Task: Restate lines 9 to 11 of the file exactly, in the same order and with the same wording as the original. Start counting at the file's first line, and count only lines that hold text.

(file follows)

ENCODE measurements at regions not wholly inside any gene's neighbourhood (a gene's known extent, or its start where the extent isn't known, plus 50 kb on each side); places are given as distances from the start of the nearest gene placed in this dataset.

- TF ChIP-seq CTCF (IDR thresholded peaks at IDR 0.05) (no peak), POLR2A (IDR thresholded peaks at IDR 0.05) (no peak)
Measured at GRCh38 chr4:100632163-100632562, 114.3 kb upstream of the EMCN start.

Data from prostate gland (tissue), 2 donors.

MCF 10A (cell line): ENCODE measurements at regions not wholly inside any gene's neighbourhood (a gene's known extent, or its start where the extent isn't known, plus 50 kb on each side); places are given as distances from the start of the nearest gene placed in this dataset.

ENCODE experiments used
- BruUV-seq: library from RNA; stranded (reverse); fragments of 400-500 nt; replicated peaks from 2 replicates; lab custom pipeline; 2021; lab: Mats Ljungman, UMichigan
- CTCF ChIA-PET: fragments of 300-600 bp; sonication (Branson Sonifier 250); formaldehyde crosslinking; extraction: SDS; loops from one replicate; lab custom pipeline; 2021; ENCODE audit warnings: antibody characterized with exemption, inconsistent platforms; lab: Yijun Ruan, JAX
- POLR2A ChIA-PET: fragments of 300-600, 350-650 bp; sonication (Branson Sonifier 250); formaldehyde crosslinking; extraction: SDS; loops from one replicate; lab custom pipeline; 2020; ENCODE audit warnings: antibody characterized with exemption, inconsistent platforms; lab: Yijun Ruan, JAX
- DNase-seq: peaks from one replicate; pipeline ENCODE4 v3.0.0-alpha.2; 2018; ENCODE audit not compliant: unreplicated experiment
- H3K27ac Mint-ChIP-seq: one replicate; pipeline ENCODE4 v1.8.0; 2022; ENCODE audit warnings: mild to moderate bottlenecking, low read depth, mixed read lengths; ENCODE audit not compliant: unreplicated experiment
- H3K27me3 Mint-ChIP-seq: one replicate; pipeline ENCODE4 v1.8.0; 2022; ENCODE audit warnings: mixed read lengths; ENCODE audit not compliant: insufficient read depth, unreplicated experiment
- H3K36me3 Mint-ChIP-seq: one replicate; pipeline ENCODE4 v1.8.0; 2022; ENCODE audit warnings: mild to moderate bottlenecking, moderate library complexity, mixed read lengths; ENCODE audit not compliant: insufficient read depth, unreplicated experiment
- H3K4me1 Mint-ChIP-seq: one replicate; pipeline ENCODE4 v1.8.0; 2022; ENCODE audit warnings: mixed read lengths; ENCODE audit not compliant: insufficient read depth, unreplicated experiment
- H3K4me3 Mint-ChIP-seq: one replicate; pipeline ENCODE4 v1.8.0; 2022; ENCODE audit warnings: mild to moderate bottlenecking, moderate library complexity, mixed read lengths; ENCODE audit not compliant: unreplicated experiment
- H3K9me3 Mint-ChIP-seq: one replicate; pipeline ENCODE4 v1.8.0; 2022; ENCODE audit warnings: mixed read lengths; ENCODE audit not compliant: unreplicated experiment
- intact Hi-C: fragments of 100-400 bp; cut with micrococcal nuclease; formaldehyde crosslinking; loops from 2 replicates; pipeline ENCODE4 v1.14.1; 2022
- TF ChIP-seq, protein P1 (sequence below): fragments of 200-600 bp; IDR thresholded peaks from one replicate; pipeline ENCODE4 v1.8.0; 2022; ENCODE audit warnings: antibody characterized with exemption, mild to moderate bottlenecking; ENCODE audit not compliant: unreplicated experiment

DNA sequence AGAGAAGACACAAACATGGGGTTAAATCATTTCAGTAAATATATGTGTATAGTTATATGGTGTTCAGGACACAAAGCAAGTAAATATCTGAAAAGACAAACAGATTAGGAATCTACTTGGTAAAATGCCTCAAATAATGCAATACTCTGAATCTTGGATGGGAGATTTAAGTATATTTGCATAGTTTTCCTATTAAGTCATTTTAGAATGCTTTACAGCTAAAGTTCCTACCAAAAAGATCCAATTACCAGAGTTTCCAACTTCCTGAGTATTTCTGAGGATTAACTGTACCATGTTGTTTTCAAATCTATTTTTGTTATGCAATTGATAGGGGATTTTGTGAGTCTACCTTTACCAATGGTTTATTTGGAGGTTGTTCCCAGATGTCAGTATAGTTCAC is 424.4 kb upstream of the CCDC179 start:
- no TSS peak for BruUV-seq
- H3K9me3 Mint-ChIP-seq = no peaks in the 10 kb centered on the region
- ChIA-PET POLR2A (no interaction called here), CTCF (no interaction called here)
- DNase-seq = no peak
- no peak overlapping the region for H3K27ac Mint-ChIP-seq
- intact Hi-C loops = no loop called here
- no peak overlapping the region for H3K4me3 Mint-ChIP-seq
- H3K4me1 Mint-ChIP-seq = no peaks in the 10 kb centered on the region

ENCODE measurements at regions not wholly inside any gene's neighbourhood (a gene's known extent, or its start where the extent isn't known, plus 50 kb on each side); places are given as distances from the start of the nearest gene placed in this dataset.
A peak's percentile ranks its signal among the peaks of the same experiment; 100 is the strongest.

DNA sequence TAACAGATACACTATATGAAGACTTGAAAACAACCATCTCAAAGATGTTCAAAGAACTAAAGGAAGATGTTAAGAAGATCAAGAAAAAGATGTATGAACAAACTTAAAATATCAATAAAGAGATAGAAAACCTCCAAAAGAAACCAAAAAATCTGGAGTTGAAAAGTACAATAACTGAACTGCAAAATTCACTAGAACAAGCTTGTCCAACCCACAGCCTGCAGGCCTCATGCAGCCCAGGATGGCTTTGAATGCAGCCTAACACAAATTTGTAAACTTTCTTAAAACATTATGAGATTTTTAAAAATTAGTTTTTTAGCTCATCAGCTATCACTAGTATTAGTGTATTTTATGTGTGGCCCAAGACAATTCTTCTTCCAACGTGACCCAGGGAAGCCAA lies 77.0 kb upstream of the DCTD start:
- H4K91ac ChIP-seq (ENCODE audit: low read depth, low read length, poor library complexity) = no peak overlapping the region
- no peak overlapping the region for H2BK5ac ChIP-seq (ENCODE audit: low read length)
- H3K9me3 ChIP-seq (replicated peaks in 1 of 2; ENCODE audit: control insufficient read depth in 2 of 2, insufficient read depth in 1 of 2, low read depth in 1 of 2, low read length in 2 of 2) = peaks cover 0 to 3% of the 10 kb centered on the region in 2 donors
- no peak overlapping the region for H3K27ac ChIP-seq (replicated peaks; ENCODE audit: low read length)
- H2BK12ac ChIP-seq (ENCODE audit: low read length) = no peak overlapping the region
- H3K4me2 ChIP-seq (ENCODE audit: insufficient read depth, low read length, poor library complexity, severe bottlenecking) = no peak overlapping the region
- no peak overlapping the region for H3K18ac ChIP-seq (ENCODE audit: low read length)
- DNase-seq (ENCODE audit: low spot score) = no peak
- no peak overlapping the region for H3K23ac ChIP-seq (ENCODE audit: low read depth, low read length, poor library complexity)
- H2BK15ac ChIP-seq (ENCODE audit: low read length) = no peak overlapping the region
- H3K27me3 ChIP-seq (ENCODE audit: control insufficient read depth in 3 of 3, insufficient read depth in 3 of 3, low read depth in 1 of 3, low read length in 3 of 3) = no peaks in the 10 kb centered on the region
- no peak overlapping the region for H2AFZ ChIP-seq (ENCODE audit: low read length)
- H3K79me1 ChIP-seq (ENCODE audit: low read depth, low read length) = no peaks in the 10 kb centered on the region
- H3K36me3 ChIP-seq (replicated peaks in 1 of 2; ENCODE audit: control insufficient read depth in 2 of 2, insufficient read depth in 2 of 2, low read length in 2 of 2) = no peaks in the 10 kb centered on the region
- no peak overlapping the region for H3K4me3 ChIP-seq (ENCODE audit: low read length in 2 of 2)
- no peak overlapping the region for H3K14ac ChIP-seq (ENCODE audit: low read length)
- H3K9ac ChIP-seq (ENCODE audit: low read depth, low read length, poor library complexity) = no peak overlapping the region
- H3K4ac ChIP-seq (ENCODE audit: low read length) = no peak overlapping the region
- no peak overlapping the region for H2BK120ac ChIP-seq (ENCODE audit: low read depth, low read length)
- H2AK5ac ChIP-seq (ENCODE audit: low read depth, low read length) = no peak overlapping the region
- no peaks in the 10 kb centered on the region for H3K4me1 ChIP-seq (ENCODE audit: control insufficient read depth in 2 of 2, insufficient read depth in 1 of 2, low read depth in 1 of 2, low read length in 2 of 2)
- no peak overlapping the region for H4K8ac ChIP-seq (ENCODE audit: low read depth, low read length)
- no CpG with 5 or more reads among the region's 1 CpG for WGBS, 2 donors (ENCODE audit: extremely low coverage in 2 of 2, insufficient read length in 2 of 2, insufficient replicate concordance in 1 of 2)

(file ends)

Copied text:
- POLR2A ChIA-PET: fragments of 300-600, 350-650 bp; sonication (Branson Sonifier 250); formaldehyde crosslinking; extraction: SDS; loops from one replicate; lab custom pipeline; 2020; ENCODE audit warnings: antibody characterized with exemption, inconsistent platforms; lab: Yijun Ruan, JAX
- DNase-seq: peaks from one replicate; pipeline ENCODE4 v3.0.0-alpha.2; 2018; ENCODE audit not compliant: unreplicated experiment
- H3K27ac Mint-ChIP-seq: one replicate; pipeline ENCODE4 v1.8.0; 2022; ENCODE audit warnings: mild to moderate bottlenecking, low read depth, mixed read lengths; ENCODE audit not compliant: unreplicated experiment